Sabah 20-Point Agreement: Language

SeaDemon

“On Page 122 of the MSCC Memorandum, the Committee accepted that the Federation should have a national language and placed no objection to the adoption of the National Language of the Federation of Malaya, Singapore and Brunei (the Malay language) as it is the lingua franca of the region”




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Dr Jeffrey Kitingan also raised the point on language on pages 11-12 of his book, ‘The 20 Points – Basis for Federal – State Relations for Sabah, 1987′.  Language was the second point of the 20-Point Memorandum put forth before Malaysia was formed.

His points were, that:

  1. Malay should be the national language of the Federation;
  2. English should continue to be used for a period of ten years after Malaysia Day;
  3. English should be the official language of North Borneo, for all purposes, State or Federal, without limitation of law.

Dr Jeffrey wrote that it was Tun Mustapha’s administration that had changed the status of English by passing a bill and introducing a new clause 11A into the State Constitution, making Bahasa Malaysia the officia language of the State Cabinet and the State Legislative Assembly.

At the same time, he claimed, the National Language (Application) Enactment, 1973 was passed purporting to approve the extension of an Act of Parliament terminating or restricting the use of English for other official purposes in Sabah.

He also said that the National Language Act, 1963/67 was only amended in 1983 to allow it to be extended to Sabah by a State enactment, but no such enactment had been passed.  Therefore, the National Language Act, 1963/67 is still not in force in Sabah.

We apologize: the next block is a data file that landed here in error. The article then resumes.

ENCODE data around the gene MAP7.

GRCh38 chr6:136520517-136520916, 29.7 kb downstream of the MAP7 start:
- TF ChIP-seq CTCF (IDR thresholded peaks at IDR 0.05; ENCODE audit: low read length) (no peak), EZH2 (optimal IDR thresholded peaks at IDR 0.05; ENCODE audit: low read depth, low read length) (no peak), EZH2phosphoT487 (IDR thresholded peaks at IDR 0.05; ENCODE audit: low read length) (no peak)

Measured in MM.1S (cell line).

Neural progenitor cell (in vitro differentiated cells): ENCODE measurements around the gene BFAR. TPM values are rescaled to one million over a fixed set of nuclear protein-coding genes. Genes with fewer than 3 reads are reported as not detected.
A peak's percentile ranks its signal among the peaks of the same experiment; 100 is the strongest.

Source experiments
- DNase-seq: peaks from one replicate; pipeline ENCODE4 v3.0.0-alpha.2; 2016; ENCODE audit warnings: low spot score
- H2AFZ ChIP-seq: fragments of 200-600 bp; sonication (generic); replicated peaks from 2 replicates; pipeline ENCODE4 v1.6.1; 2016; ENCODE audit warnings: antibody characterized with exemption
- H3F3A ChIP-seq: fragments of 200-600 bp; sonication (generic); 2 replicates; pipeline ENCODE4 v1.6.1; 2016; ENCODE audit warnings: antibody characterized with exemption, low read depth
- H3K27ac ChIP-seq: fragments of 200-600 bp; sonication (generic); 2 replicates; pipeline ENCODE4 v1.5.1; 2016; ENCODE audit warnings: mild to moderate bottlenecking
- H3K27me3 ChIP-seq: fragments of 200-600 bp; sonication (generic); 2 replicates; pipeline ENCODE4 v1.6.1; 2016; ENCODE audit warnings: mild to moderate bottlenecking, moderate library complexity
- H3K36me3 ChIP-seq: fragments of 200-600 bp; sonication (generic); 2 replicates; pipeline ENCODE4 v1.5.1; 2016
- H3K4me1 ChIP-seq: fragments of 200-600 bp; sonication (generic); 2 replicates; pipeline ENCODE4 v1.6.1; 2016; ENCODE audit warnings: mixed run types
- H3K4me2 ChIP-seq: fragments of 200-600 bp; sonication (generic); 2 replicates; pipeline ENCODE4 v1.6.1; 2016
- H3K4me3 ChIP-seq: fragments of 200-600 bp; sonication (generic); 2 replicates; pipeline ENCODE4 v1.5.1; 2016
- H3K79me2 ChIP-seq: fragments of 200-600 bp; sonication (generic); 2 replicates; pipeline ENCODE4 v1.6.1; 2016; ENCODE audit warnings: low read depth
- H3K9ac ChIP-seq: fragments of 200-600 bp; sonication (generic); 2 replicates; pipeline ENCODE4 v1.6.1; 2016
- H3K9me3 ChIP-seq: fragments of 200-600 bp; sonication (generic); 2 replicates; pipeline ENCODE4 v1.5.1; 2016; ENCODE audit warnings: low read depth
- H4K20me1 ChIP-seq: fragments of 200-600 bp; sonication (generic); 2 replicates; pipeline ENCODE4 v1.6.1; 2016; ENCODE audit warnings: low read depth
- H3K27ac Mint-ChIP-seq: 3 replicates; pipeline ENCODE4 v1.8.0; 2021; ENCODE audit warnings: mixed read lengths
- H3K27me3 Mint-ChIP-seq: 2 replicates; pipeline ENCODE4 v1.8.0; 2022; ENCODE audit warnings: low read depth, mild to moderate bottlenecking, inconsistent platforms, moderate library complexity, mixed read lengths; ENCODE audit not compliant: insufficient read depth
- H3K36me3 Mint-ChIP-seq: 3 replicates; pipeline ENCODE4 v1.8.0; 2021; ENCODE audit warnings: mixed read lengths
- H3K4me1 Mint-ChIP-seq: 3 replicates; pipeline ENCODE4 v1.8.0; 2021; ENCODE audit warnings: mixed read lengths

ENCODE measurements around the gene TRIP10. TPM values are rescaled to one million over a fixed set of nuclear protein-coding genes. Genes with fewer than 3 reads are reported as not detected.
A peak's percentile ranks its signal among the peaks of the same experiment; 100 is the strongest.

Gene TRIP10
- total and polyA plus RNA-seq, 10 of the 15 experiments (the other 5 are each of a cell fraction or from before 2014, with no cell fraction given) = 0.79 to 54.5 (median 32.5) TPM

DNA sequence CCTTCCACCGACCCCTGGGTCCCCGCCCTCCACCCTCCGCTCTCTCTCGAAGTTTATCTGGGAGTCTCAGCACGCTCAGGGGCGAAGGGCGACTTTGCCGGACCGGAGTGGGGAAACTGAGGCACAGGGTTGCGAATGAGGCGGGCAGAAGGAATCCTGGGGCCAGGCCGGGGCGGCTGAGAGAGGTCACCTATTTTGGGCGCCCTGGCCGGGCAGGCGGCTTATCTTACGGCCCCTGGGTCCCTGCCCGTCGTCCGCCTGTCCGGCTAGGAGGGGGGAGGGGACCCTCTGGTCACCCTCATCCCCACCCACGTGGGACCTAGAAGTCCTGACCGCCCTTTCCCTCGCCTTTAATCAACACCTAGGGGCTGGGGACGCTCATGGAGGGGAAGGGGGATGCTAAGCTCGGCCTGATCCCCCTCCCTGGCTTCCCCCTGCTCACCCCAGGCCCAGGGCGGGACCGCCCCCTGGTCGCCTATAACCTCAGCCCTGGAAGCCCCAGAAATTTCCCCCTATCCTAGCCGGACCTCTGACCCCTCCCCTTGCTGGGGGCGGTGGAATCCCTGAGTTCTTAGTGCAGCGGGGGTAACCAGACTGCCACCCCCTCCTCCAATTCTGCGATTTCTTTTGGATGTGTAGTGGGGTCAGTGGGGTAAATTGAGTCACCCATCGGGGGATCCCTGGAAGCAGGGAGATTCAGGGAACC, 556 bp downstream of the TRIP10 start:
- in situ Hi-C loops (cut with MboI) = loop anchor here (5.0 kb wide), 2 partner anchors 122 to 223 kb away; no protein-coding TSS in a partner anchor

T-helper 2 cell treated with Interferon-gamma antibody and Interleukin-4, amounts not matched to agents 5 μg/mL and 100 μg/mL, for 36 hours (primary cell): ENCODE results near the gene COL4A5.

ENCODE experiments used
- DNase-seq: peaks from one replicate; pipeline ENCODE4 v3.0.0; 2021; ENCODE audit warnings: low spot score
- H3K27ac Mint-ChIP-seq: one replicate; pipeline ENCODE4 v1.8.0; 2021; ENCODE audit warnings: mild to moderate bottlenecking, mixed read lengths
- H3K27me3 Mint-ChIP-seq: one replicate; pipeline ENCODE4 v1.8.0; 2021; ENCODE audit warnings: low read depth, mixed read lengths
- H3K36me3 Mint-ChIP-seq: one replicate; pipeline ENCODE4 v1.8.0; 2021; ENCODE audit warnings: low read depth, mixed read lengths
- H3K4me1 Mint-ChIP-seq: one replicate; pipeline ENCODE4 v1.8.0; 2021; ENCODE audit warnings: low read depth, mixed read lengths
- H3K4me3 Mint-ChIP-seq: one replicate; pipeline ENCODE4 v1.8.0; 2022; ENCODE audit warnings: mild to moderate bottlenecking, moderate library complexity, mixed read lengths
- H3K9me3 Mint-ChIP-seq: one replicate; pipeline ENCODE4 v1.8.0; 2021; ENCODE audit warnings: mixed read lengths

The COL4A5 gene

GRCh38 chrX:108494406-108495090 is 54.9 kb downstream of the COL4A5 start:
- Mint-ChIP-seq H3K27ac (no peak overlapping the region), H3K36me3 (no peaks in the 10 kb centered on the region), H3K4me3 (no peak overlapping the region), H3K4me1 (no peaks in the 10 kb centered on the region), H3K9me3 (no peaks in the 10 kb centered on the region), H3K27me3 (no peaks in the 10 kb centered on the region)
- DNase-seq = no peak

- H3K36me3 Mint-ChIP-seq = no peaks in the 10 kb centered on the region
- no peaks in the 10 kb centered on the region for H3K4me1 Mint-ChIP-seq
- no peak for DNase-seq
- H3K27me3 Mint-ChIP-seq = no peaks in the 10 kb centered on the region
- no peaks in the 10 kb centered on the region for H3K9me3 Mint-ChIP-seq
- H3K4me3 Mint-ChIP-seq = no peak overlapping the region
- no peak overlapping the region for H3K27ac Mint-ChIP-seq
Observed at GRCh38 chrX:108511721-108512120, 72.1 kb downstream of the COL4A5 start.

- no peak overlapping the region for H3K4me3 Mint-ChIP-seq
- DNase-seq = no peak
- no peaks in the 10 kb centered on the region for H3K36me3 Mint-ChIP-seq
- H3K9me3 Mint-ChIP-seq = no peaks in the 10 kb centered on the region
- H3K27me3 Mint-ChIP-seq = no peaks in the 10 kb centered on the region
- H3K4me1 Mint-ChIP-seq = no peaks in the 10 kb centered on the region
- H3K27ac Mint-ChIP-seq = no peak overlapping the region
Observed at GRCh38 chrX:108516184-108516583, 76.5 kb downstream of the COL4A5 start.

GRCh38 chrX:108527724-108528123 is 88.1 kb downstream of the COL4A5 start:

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He claims that the amendments hae brought about the following consequences:

  1. Many civil servants who were schooled in English are employed as temporary or contract officers because of their inability to pass the Bahasa Malaysia examination.
  2. The change in the medium of instruction in schools have affected the standard of teaching due to lack of qualified Bahasa Malaysia teachers.
  3. The teaching of other native languages has been relegated to the background.

Now, let us see what the Malaysia Solidarity Consultative Committee (MSCC), the Cobbold Commission, the Inter-Governmental Committee (IGC) as well as the Federation of Malaysia Agreement had to say about the points raised above.

Malaysia Solidarity Consultative Committee (MSCC) Memorandum

On Page 122 of the MSCC Memorandum, the Committee accepted that the Federation should have a national language and placed no objection to the adoption of the National Language of the Federation of Malaya, Singapore and Brunei (the Malay language) as it is the lingua franca of the region.

However, the MSCC had asked the Parliament to make provision for the English language to remain to be used for a period of TEN YEARS after the formation of the new Federation in 1963.  This is in light of the same period given to the states in the Federation of Malaya in the Federation of Malaya Constitution that is TEN YEARS after 1957.

The Cobbold Commission

According to the Report of the Commission of Enquiry, North Borneo and Sarawak (the Cobbold Commission) dated 21 June 1962 on page 54, the objection to the use of Bahasa Melayu as the language of the Federation and its application to North Borneo and Sarawak are matters that the people of the two states should resolve themselves when fully-elected representative bodies have been constituted.

The Chairman and members from Malaya do not think that their opinion of Bahasa Melayu being the language closest to those spoken in the region and therefore should be the lingua franca should not offend the non-Malays and any derogation from the Federal provision is necessary.

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